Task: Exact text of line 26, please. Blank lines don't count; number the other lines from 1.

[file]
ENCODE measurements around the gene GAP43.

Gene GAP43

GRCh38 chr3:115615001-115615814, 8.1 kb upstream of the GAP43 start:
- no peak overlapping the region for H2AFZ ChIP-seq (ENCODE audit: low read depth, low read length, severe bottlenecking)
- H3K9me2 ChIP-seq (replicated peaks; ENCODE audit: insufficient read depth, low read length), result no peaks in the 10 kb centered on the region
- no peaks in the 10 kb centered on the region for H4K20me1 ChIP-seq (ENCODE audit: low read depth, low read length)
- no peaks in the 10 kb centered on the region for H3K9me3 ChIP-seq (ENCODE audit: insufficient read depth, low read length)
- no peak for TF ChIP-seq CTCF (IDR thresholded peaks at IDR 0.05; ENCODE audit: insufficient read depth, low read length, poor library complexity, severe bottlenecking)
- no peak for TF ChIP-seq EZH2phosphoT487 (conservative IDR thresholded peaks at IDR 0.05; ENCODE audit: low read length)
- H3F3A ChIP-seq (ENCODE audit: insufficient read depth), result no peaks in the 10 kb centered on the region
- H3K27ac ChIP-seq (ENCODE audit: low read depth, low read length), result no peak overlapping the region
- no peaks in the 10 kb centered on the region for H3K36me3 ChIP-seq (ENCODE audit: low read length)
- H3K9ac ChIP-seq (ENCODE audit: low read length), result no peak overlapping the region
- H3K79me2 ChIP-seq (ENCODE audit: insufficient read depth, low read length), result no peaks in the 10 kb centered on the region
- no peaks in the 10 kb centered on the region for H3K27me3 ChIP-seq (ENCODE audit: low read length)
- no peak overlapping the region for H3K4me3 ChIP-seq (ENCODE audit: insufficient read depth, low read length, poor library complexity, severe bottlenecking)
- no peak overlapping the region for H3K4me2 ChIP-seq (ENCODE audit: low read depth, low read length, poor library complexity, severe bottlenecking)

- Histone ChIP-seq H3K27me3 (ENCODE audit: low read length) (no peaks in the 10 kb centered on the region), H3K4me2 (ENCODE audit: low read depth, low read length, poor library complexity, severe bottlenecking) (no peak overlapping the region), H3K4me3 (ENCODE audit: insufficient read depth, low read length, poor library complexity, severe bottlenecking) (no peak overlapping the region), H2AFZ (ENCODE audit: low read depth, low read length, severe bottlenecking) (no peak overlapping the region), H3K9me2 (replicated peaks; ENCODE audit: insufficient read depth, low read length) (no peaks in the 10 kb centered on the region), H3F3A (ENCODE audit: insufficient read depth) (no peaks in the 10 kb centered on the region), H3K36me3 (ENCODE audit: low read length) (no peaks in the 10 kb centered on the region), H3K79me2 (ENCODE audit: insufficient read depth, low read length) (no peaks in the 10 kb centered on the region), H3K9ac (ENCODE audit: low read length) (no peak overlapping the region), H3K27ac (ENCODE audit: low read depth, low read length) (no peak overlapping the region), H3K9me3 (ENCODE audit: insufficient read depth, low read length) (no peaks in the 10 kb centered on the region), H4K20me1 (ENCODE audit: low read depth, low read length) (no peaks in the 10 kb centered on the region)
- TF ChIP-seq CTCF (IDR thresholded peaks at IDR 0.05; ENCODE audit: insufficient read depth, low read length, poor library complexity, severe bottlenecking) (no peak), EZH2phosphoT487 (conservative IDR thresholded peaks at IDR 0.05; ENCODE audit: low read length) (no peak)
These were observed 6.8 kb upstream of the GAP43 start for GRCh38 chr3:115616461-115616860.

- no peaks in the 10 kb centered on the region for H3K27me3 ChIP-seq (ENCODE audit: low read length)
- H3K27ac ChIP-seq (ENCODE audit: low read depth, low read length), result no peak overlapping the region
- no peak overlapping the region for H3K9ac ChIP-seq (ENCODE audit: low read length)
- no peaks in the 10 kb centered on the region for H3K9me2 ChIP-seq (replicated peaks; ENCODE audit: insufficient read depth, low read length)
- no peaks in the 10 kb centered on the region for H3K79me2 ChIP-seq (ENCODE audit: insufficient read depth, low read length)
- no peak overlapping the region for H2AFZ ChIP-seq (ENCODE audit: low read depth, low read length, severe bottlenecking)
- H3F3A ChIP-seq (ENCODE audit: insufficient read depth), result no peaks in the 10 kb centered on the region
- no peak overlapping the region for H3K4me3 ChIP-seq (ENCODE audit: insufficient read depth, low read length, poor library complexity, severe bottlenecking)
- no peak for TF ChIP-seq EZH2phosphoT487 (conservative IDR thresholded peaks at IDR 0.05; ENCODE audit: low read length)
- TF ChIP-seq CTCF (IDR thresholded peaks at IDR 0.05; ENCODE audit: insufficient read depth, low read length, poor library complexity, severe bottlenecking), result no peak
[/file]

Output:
- no peak overlapping the region for H2AFZ ChIP-seq (ENCODE audit: low read depth, low read length, severe bottlenecking)